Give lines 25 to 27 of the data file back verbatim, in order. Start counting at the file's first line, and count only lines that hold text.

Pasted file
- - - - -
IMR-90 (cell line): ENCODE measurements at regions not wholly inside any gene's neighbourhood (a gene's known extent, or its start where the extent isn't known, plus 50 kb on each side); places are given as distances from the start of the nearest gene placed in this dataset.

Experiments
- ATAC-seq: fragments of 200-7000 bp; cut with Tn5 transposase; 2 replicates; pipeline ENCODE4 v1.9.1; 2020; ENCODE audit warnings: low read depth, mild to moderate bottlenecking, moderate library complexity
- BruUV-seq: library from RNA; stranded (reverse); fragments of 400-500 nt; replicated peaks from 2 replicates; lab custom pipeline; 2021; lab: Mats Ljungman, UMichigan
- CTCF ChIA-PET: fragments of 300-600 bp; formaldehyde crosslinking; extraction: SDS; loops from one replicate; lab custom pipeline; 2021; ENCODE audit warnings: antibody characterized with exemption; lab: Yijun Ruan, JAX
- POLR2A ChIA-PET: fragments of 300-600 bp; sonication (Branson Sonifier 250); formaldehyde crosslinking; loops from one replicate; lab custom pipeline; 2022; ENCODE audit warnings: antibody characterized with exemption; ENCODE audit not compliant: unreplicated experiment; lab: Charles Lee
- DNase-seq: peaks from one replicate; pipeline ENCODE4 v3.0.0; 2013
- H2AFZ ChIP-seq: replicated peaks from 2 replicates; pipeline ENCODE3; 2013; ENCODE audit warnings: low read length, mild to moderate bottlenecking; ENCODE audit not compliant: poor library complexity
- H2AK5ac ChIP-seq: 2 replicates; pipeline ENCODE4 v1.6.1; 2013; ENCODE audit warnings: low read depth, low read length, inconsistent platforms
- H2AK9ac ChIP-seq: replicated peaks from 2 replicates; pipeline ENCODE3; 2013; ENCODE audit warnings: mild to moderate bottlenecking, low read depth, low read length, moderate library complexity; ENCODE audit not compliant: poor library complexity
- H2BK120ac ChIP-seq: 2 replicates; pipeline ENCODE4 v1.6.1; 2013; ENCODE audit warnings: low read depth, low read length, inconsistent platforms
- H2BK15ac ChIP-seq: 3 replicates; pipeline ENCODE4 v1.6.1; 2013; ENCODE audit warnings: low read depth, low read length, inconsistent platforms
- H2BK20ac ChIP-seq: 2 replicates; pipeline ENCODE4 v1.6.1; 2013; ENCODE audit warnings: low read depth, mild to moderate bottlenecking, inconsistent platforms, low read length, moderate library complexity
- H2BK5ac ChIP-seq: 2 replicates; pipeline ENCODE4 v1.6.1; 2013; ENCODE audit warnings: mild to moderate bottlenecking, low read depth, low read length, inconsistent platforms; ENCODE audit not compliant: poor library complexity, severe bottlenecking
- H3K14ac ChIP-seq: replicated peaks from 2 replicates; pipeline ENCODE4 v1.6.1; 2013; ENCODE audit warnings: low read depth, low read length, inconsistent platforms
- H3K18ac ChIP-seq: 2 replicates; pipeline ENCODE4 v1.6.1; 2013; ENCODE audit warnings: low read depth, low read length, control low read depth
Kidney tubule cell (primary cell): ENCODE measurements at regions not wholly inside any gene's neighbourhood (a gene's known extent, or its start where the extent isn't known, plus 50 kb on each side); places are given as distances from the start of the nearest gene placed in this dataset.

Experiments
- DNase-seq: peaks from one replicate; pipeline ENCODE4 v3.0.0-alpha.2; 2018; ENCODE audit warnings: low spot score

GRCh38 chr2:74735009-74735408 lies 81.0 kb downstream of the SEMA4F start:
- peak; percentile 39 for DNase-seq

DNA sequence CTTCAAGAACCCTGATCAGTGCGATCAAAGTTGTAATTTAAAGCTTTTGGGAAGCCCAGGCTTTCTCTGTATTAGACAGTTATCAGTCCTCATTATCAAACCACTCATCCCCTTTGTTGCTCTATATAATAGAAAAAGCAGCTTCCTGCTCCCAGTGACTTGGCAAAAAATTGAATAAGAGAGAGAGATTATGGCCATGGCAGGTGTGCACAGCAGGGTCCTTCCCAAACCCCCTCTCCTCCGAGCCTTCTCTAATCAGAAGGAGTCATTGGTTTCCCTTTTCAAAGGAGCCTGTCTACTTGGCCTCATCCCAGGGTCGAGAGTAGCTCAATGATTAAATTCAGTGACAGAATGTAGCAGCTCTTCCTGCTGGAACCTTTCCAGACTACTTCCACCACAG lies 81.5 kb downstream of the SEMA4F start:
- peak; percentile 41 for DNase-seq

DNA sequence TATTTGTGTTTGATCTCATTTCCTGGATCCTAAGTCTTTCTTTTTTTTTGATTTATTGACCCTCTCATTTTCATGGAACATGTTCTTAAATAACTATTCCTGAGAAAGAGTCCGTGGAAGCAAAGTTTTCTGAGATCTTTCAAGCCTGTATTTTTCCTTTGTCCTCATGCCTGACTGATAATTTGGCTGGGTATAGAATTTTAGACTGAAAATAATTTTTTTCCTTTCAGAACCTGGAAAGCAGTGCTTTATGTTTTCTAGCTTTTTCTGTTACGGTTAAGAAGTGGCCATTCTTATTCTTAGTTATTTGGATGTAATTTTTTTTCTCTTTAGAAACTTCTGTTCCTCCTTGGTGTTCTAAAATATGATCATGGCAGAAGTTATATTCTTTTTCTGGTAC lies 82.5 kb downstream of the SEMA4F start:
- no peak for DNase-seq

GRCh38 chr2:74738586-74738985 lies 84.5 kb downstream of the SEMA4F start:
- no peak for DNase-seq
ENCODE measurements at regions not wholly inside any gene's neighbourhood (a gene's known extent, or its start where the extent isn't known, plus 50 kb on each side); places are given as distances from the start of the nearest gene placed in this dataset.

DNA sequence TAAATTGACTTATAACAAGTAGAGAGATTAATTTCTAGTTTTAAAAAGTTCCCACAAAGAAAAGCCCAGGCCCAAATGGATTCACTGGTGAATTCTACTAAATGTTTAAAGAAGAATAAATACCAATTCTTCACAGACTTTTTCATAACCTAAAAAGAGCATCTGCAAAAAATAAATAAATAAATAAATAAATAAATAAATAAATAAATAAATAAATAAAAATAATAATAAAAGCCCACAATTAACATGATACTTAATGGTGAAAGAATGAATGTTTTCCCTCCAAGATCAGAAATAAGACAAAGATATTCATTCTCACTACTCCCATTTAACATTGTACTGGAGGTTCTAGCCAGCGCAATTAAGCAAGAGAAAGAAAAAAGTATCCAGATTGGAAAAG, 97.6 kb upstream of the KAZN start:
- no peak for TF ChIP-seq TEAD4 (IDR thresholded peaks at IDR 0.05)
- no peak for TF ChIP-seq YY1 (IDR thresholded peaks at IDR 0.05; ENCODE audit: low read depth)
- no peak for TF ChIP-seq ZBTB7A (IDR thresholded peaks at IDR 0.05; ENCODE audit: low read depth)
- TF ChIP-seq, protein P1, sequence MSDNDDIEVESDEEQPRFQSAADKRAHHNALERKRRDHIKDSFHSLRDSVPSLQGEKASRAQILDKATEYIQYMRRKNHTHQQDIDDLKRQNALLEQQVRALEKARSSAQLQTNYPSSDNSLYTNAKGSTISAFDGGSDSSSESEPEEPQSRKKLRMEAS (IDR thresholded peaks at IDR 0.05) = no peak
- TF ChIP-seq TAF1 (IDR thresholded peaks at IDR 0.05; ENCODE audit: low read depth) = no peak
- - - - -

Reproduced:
- no peak for DNase-seq

GRCh38 chr2:74738586-74738985 lies 84.5 kb downstream of the SEMA4F start:
- no peak for DNase-seq